To be effective with accessibility metadata, you need to understand both the accessibility metadata tagging and then how these are used within the general area of structured data. This page gives an overview of the resources available.

Accessibility Metadata Resources

There are two guides that give the overview of semantic tagging and then the specifics for the 1.0 accessibility metadata tags. The first guide, Accessibility Metadata Semantic Markup Primer (non-tagged PDF) (docx), gives an overview of semantic tagging and how to apply these tags to content for accessibility. It does not, however, go into detail on all of the property and attribute values and names. These can be found at Accessibility Metadata Project Best Practices Guide (non-tagged PDF) (docx), for metadata-knowledgeable practitioners, where the document gives detailed information on the attributes and their use. The markup examples are available in both the RDFa and microdata encodings. This document is intended for someone who will be implementing the accessibility metadata.

The details of the tags can be a bit daunting, as there are a large number of properties with various subsets that apply for various resource types. We’ve tried to create useful documents and views of this information that make it a bit more approachable by being specific to media types. The Practical Properties Guide is our most recent attempt to show these properties for wide range of content and learning resources, whether electronic or physical. This document is fundamentally an appendix to the best practices guide, but done on the wiki so that we can refine this as we gain experience. This document/wiki is still at the .6 version of the specification. If you find this document useful, let us know on our mailing list and we’ll update it for the 1.0 specification.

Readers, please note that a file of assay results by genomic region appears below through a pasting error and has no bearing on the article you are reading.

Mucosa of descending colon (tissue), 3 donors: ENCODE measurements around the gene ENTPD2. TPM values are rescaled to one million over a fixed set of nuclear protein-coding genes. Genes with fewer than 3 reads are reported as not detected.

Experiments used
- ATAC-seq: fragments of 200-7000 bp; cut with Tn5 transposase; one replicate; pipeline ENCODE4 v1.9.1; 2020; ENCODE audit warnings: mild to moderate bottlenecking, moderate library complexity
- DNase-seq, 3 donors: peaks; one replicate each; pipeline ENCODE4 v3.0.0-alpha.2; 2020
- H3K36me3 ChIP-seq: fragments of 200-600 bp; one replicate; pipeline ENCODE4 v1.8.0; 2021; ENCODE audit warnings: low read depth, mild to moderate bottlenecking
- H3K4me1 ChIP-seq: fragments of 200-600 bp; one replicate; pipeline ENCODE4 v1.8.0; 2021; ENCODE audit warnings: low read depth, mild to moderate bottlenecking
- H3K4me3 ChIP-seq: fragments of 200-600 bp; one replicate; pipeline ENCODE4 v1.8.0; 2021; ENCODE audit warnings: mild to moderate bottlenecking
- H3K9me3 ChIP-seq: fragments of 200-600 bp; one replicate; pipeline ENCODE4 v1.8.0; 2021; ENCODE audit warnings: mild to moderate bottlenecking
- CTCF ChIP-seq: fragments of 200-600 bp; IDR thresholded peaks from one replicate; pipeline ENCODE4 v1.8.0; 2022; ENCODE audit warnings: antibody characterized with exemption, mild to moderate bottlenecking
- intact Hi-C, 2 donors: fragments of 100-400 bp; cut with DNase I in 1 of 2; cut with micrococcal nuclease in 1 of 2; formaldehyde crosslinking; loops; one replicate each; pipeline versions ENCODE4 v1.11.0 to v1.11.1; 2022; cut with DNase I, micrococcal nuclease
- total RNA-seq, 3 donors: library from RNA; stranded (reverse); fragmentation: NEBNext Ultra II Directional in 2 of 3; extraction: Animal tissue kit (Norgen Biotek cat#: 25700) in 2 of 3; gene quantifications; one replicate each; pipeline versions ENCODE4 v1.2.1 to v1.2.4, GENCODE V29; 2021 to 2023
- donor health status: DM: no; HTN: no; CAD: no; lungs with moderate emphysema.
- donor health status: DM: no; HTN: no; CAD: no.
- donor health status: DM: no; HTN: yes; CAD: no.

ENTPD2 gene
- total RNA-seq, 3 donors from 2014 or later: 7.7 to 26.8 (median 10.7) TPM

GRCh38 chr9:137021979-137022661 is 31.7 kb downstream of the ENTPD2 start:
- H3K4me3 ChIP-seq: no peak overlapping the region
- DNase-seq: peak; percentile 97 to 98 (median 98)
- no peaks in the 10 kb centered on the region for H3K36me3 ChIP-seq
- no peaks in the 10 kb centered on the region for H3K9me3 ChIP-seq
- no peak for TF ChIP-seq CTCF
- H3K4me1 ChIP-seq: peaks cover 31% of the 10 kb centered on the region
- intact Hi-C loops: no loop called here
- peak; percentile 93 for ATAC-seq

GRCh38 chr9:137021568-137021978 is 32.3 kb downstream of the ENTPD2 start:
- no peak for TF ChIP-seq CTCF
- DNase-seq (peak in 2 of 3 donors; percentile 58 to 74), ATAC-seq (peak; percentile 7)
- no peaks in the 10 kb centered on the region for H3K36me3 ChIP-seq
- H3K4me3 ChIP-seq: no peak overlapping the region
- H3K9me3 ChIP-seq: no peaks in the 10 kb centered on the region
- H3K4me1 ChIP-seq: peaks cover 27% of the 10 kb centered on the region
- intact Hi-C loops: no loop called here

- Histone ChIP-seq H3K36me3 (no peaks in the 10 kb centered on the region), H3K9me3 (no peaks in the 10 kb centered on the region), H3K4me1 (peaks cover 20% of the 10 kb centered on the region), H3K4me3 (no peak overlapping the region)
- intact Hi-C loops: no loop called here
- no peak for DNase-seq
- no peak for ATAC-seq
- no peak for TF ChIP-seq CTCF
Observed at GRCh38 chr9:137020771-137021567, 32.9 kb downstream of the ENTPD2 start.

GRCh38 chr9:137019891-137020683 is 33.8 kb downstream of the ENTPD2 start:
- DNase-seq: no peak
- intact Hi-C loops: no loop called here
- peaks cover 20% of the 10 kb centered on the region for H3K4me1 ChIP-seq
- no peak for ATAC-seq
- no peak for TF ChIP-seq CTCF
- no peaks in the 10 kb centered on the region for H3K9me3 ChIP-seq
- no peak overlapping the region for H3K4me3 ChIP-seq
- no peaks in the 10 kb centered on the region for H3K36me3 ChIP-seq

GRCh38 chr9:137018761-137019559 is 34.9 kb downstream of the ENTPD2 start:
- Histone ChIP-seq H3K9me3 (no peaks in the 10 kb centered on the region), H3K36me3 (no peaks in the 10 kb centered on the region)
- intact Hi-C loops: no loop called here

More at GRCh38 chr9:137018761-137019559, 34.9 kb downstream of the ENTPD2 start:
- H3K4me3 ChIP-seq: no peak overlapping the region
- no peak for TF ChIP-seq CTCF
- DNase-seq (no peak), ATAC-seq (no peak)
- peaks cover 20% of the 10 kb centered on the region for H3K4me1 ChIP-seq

Of course, the accessibility metadata specification and examples, both simple markup and live content, are the best place to get the overview. And seeing other implementations, as listed on this page, is very helpful.

Structured Data Resources

If you’re not familiar with the microdata and semantic tagging concepts, there are a number of very useful web resources for this. Each of these comes from a different perspective and may resonate with you.

  • Google has a short but informative overview video: Introduction to Rich Snippets. This is all on their web page on rich snippets. It’s part of a larger area with more resources.
  • Entrepreneur magazine has a short article describing the benefits from an SEO perspective. It’s basic, but gives a good introduction to the concepts.
  • A longer, but thorough chapter of microdata in HTML5 is available at It goes into microdata much more deeply.
  • Doing a search on “microdata tutorial” gets you access to a large set of useful information, primarily as text. If videos reach you better, search for the same string on Youtube. I prefer the two-part video series (about three minutes) on Youtube (1) and (2).
  • Rich-Snippets-Guide_tinySince life on the web is not complete without an infographic, it turns out that there is a very good infographic that gives an overview of Rich Snippets. You may need to zoom in once you link to the page: it is vey long.
  • As you become more expert,’s full hierarchy is helpful to find the objects and properties inside CreativeWork.
  • Also, if your microdata is not showing up, you should look at their guidance for that. This may seem like a small issue, but it is very common.
  • has a getting started guide and FAQ which give a more technical view, but are very helpful.

Microdata authoring tools and tips

We’ve developed a set of useful tools that we use as we do microdata tagging. This is encapsulated in tips for authoring microdata which has specific tools and tips that you can use.